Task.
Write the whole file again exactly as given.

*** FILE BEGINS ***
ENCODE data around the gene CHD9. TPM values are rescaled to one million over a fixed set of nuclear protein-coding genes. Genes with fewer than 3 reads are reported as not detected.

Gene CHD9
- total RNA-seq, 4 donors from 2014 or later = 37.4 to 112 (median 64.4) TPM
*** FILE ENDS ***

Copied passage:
ENCODE data around the gene CHD9. TPM values are rescaled to one million over a fixed set of nuclear protein-coding genes. Genes with fewer than 3 reads are reported as not detected.

Gene CHD9
- total RNA-seq, 4 donors from 2014 or later = 37.4 to 112 (median 64.4) TPM